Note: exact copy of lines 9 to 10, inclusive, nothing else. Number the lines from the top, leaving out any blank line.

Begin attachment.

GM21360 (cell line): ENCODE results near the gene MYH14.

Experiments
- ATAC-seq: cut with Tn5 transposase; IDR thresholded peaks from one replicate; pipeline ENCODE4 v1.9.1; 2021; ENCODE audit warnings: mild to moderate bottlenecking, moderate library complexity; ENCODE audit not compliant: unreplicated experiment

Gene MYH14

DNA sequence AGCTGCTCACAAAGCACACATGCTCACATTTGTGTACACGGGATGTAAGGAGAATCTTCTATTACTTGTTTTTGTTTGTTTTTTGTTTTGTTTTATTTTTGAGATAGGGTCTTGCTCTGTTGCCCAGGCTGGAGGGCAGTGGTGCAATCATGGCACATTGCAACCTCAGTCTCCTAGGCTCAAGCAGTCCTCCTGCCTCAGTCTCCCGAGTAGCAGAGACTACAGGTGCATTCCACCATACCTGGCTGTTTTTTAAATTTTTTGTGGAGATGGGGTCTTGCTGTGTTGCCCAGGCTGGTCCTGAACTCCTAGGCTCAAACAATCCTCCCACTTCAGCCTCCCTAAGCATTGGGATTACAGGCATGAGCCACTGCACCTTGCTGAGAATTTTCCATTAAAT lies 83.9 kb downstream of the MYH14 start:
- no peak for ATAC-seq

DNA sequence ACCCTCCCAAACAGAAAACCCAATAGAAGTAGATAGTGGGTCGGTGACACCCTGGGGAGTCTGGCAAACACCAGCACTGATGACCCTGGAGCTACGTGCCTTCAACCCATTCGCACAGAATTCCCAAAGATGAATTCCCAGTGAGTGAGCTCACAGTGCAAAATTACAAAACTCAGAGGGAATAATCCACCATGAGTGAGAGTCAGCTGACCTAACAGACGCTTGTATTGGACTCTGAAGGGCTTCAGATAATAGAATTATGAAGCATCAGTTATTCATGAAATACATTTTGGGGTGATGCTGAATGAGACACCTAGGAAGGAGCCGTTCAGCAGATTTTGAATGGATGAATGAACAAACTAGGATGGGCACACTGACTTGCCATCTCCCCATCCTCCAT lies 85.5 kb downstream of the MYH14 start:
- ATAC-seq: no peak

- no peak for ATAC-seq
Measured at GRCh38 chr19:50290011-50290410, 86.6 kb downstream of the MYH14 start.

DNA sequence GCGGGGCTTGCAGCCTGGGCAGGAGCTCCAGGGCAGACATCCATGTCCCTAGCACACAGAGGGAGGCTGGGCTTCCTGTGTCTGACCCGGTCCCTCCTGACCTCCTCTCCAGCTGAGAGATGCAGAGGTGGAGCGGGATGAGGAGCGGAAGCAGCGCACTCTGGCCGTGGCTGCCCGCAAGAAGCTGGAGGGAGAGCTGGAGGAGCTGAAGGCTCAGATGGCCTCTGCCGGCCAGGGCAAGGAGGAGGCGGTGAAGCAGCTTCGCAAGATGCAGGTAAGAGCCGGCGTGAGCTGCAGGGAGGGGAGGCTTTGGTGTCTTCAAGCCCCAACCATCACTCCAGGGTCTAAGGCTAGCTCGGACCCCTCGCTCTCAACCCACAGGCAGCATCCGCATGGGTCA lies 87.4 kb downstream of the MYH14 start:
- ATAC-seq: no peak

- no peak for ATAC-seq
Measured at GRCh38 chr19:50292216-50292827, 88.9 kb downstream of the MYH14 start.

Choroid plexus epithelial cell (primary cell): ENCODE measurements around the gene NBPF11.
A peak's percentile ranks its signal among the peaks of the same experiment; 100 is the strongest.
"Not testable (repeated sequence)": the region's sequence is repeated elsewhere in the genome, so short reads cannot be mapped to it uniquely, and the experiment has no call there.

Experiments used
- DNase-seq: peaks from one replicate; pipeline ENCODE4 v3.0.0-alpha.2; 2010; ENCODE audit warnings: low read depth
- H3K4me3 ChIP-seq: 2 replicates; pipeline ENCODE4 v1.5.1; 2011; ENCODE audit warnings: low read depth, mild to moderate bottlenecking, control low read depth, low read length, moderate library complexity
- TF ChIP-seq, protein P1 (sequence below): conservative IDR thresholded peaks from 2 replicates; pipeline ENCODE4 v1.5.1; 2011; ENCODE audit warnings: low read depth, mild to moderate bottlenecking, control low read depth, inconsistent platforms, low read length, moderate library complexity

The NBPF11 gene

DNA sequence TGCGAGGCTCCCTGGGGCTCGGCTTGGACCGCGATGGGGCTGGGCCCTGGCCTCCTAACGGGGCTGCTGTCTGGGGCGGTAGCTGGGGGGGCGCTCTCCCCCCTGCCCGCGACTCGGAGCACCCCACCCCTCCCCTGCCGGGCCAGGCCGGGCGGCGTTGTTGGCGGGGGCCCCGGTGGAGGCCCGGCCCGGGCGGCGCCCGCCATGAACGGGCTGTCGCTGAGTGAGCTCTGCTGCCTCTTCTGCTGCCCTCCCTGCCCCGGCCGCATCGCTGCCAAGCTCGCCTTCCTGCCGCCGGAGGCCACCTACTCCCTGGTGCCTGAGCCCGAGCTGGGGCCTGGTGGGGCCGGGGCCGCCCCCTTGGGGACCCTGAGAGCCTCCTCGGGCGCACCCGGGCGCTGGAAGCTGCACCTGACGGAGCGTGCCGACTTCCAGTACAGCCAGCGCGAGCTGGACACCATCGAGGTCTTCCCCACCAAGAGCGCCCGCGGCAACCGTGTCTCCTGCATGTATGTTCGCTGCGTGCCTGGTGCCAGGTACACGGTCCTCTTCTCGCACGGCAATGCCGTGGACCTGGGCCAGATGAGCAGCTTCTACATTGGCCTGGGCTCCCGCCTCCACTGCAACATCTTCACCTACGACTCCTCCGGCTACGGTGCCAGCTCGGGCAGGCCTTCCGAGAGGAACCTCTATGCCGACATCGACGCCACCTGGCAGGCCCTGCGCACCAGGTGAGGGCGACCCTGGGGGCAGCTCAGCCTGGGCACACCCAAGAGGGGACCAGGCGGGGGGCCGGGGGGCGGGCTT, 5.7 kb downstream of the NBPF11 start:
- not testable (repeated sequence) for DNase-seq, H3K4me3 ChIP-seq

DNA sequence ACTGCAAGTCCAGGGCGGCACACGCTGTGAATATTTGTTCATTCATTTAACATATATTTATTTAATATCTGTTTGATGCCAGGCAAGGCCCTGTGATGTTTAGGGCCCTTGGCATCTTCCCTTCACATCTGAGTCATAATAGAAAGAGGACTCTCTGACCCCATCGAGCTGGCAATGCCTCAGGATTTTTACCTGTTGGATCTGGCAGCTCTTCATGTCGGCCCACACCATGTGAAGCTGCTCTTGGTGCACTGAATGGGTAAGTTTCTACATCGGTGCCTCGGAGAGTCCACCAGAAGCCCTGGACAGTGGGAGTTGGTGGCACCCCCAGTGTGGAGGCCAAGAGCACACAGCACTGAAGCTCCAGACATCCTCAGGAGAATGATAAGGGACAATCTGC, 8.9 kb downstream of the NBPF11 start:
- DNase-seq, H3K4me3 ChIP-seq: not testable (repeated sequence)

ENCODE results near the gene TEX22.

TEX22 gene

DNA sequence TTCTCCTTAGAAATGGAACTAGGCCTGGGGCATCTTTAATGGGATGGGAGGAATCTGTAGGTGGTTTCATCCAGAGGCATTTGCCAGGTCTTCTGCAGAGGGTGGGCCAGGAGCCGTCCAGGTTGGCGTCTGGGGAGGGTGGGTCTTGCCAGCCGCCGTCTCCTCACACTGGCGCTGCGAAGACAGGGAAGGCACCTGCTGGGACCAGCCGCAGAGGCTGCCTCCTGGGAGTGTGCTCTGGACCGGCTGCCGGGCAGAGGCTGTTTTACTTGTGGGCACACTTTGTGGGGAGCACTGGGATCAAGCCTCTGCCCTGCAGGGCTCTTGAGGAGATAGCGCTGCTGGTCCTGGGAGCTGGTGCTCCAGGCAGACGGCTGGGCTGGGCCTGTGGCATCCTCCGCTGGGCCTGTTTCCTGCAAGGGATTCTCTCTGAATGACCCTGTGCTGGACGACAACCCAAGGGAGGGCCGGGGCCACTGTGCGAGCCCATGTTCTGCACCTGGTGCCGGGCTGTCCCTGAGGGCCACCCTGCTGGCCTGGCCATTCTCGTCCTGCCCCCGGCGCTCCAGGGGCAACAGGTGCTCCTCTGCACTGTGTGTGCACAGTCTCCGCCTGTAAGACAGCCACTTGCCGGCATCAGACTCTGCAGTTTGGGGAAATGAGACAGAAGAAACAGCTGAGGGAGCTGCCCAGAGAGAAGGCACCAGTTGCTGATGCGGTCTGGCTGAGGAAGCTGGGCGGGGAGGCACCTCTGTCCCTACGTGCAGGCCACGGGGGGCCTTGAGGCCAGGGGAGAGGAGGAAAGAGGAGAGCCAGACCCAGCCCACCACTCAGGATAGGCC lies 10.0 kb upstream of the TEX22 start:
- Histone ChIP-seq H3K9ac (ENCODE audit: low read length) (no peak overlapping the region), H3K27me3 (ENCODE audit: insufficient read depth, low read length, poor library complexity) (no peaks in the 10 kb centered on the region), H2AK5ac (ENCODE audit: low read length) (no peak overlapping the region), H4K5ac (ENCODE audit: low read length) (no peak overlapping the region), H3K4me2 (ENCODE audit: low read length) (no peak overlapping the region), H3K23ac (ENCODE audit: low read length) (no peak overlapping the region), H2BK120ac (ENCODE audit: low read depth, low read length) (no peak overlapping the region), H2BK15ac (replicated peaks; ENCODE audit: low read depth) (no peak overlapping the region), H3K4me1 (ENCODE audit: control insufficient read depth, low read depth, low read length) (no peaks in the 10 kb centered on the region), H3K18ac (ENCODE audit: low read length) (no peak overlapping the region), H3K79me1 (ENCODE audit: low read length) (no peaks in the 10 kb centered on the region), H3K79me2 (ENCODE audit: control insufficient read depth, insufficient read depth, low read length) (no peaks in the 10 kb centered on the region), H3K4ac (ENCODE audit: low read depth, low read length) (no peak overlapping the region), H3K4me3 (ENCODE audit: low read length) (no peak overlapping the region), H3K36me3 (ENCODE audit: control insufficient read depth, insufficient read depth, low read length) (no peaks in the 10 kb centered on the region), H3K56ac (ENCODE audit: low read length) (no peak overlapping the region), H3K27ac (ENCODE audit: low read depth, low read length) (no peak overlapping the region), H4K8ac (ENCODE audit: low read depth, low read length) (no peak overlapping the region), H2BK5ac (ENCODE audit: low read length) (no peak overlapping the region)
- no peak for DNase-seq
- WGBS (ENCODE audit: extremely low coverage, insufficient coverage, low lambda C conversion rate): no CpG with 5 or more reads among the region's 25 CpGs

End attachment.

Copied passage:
- no peak for ATAC-seq
Measured at GRCh38 chr19:50290011-50290410, 86.6 kb downstream of the MYH14 start.